Tales from the Yawning Portal

4 out of 5 rating for Tales from the Yawning Portal

Is this book a must buy? That depends on what type of adventures your group enjoys. The book is what it is, a nostalgic tribute with some of the best dungeons from the last 40+ years to play as is, group into a dungeon delve campaign, or steal ideas from for your own dungeons. If your group likes a variety of gameplay, you might want to stay away from the longer adventures and their mega-dungeons.

READ THE FULL REVIEW: http://www.tribality.com/2017/04/02/dd-tales-from-the-yawning-portal-review/
 

JLant

Visitor
5 out of 5 rating for Tales from the Yawning Portal

So I had all the original adventures, with the exception of Dead in Thay and I found this to be a faithful rendition of all of them. The artwork is beautiful as is the cartography, which brings me to my one complaint: The book would be very well served by the addition of a map booklet (with bigger renderings) or alternatively a separate folio (like PF Adventure Paths have) with bigger format maps of the main dungeons. The crunch at the back and the thoughts about setting each adventure in other world were especially nice touches.
 

Jester David

Adventurer
3 out of 5 rating for Tales from the Yawning Portal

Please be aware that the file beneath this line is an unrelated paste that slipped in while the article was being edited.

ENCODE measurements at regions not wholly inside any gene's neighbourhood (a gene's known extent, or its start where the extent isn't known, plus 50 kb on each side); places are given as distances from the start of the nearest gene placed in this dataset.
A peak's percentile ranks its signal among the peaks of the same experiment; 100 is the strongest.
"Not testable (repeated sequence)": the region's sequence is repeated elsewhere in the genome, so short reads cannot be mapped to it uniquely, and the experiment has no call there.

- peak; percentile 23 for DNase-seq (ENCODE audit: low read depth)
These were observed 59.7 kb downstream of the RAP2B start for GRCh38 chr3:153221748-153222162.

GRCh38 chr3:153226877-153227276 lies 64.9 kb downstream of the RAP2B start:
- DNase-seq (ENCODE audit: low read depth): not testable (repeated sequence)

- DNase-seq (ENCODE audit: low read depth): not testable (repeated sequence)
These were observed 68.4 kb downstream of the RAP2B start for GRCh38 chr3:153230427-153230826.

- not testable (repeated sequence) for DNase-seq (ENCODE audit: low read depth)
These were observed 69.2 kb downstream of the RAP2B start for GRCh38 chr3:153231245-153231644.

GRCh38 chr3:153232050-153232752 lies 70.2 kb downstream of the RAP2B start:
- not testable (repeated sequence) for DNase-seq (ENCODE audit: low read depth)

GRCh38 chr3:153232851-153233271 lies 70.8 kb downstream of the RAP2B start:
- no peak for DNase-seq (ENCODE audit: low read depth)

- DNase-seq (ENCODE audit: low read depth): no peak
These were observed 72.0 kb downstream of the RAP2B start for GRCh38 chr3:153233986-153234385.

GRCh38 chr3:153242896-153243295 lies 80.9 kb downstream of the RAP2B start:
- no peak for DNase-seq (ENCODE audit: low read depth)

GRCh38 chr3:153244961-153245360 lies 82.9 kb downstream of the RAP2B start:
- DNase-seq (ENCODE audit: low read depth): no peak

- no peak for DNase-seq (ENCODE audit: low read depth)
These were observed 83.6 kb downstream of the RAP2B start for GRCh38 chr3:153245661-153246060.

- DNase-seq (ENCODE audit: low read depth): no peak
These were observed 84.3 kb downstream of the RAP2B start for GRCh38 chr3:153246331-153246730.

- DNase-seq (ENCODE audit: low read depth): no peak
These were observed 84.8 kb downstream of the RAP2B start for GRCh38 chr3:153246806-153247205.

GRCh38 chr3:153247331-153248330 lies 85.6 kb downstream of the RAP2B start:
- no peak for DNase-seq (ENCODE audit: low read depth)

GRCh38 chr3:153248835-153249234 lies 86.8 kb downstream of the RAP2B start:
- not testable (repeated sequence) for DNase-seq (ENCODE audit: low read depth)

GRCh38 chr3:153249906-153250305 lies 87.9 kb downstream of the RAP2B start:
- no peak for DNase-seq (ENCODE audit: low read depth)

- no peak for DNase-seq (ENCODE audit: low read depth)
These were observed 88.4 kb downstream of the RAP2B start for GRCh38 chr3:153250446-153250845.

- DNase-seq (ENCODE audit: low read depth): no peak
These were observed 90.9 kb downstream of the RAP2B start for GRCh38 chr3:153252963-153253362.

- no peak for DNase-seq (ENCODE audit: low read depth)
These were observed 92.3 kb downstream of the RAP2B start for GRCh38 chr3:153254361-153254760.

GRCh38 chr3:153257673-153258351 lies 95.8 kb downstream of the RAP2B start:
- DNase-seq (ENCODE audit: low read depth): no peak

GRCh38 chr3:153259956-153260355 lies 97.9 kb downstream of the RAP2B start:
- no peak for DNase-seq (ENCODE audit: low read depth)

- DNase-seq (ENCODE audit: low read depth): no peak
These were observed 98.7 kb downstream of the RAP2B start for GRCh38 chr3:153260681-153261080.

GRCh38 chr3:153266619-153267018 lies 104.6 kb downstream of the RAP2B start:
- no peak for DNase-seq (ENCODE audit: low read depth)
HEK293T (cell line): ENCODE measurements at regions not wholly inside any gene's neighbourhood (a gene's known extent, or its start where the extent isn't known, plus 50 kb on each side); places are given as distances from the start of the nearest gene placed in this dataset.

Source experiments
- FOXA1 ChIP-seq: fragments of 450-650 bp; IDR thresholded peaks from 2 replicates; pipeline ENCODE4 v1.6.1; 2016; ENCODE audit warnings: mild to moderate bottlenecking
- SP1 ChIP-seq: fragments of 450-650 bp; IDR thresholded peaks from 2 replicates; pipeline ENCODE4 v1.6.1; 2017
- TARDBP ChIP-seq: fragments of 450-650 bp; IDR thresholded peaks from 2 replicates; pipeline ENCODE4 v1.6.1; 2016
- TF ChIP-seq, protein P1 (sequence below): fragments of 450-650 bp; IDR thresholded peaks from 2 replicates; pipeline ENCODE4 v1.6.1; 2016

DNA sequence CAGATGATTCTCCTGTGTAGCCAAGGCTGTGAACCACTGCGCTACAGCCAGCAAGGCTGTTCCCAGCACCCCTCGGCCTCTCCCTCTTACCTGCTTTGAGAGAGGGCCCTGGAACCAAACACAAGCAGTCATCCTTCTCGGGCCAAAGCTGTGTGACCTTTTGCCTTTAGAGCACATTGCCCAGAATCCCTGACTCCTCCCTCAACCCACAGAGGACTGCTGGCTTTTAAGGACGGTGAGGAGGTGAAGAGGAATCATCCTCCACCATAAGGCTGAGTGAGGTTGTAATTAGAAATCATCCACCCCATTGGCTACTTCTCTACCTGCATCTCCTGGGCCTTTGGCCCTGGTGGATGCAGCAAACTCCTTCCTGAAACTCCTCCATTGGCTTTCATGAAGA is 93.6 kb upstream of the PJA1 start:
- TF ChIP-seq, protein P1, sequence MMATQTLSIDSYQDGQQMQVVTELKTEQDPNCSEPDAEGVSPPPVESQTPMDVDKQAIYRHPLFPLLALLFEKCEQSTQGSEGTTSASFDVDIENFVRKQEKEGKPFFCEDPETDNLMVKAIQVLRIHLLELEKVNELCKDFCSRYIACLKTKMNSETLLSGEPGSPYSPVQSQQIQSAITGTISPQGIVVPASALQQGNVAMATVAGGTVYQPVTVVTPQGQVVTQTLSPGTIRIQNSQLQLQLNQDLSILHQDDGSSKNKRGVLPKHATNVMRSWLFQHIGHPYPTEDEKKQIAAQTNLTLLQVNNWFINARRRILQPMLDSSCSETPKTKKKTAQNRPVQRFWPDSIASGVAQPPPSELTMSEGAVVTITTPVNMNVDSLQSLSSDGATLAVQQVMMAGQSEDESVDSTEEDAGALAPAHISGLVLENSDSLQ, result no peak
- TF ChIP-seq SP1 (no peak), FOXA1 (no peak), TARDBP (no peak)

Tales From the Yawning Portal is a 248-page full colour hardcover book featuring four adventures from 1st Edition and two from 3rd Edition that have been updated to 5th Edition, along with one adventure from the D&D Next playtest. The adventures have been edited (or rather re-edited) to conform with modern standards of presentation and to be *slightly* more similar in tone, but are otherwise largely identical to their original publication. For example, read aloud text (aka grey boxed text) has been added to at least two adventures, which previously predates that innovation in adventure module design. The adventures seem well updated. Fans of the originals should be happy that classical elements – and even text – are retained. Most encounters have been rebalanced to provide an appropriate challenge. But care was really made to keep monster substitutions appropriate.